|| ||ebiederm-AT-xmission.com (Eric W. Biederman)|
|| ||Stephen Smalley <sds-AT-tycho.nsa.gov>|
|| ||Re: [Bug #11500] /proc/net bug related to selinux|
|| ||Thu, 18 Sep 2008 11:09:31 -0700|
|| ||Andrew Morton <akpm-AT-linux-foundation.org>,
Paul Moore <paul.moore-AT-hp.com>, jmorris-AT-namei.org, rjw-AT-sisk.pl,
Stephen Smalley <email@example.com> writes:
> On Thu, 2008-09-18 at 08:38 -0400, Stephen Smalley wrote:
>> I do however think that the mantra that we can't require users to update
>> policy for kernel changes is unsupportable in general. The precise set
>> of permission checks on a given operation is not set in stone and it is
>> not part of the kernel/userland interface/contract. Policy isn't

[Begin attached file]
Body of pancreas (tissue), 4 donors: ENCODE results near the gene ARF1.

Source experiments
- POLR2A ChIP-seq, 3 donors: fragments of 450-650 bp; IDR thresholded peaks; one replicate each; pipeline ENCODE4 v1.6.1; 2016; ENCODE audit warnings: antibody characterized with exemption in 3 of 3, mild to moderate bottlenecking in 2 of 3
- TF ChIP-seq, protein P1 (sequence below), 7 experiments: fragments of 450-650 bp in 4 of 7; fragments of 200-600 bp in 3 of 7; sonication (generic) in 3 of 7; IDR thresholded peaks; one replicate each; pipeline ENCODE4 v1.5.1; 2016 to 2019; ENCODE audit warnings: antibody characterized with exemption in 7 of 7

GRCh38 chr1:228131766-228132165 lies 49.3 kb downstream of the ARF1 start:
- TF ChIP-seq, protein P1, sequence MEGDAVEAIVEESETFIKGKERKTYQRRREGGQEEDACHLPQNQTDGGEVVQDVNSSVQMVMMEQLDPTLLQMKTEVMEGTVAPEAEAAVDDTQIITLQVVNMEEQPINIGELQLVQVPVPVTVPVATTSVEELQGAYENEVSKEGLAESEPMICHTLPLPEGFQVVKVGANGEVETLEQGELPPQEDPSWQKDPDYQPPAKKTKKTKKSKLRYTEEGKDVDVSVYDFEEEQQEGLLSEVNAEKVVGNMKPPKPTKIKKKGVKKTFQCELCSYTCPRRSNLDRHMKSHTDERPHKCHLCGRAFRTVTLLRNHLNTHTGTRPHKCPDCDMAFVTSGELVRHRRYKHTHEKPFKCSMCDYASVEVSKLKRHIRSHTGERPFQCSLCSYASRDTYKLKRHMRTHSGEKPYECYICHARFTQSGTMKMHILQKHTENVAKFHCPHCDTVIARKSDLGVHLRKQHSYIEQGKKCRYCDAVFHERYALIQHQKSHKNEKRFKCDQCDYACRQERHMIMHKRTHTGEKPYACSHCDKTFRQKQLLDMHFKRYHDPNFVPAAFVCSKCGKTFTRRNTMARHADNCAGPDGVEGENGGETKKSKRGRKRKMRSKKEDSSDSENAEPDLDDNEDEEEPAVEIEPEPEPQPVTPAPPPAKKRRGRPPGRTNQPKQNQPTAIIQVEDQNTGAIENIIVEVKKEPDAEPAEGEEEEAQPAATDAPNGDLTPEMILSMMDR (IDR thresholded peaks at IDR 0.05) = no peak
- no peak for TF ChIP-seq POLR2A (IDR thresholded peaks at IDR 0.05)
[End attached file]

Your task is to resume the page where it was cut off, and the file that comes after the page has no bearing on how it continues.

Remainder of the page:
>> "userspace"; it governs what userspace can do, and it has to adapt to
>> kernel changes.
> I should note here that for changes to SELinux, we have gone out of our
> way to avoid such breakage to date through the introduction of
> compatibility switches, policy flags to enable any new checks, etc
> (albeit at a cost in complexity and ever creeping compatibility code).
> But changes to the rest of the kernel can just as easily alter the set
> of permission checks that get applied on a given operation, and I don't
> think we are always going to be able to guarantee that new kernel + old
> policy will Just Work.
I know of at least 2 more directories that I intend to turn into
symlinks into somewhere under /proc/self. How do we keep from
breaking selinux policies when I do that?
For comparison how do we handle sysfs?
How do we handle device nodes in tmpfs?
Ultimately do we want to implement xattrs and inotify on /proc?
Or is there another way that would simplify maintenance?
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